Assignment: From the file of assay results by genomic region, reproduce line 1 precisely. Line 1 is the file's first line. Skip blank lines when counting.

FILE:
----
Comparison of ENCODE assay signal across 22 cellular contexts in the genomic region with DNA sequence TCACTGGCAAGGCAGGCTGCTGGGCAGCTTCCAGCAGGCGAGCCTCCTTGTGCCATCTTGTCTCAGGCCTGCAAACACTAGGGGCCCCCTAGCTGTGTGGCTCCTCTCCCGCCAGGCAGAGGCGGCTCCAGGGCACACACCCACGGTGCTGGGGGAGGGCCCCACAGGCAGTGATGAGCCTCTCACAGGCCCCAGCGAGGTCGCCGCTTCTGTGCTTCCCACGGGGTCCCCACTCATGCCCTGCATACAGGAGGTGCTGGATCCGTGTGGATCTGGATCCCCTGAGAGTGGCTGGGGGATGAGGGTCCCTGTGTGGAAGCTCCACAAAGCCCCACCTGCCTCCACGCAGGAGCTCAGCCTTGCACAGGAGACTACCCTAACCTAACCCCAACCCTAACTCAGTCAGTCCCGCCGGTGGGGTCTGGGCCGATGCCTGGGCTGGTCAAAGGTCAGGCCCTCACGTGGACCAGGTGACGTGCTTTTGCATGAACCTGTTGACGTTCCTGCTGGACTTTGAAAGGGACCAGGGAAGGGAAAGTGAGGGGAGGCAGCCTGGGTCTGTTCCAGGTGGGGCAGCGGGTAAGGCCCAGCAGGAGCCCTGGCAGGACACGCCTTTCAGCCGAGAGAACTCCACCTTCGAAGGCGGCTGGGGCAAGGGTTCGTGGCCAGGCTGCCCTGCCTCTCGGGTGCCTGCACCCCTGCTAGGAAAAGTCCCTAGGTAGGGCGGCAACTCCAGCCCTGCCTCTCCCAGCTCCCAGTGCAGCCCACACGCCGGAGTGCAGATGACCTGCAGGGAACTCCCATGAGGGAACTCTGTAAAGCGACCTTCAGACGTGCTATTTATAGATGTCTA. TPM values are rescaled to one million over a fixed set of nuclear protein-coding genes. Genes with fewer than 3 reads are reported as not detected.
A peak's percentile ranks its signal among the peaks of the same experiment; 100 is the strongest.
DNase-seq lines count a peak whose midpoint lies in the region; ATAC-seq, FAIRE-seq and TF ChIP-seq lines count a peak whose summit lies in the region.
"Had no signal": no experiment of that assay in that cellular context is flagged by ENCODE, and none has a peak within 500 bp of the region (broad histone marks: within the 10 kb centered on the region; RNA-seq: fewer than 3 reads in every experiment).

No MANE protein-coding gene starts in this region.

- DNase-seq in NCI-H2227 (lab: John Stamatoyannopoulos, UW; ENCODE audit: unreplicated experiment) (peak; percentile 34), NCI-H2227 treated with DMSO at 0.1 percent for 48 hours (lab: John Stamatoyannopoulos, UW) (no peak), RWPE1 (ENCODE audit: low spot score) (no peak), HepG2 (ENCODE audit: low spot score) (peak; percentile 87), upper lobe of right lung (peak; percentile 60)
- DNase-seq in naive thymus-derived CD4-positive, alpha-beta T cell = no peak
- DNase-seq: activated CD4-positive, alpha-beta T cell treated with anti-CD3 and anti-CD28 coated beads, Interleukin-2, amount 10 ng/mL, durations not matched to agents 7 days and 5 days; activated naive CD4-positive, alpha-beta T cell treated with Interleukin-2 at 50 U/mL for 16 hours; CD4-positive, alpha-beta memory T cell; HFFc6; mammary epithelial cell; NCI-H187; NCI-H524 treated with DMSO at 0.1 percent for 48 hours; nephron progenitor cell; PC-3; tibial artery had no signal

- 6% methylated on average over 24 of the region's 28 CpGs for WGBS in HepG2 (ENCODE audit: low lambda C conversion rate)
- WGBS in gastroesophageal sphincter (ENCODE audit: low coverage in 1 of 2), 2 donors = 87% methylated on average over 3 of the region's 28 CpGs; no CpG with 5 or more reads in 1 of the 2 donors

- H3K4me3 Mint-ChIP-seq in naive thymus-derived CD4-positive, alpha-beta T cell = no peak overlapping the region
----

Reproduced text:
Comparison of ENCODE assay signal across 22 cellular contexts in the genomic region with DNA sequence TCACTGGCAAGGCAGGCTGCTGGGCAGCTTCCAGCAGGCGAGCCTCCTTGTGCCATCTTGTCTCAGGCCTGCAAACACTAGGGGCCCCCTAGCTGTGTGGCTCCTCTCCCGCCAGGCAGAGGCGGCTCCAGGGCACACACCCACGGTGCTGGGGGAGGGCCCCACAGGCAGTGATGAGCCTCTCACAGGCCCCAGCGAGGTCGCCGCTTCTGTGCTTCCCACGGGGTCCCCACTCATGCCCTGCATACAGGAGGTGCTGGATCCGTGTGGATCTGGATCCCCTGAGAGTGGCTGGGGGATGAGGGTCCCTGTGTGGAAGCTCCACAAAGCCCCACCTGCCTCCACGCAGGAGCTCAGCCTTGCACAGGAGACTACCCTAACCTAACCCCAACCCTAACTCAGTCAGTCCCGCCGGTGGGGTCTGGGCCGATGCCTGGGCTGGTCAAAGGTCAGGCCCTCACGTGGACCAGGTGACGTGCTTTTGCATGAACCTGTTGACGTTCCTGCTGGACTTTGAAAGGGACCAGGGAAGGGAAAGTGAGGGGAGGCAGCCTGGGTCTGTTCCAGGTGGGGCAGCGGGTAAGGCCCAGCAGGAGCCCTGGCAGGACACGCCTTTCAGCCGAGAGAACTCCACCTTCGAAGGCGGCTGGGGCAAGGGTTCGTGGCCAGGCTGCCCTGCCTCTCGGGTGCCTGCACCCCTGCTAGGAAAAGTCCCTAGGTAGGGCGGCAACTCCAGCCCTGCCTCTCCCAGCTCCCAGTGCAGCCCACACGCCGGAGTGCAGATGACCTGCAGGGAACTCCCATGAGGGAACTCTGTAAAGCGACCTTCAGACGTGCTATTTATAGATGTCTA. TPM values are rescaled to one million over a fixed set of nuclear protein-coding genes. Genes with fewer than 3 reads are reported as not detected.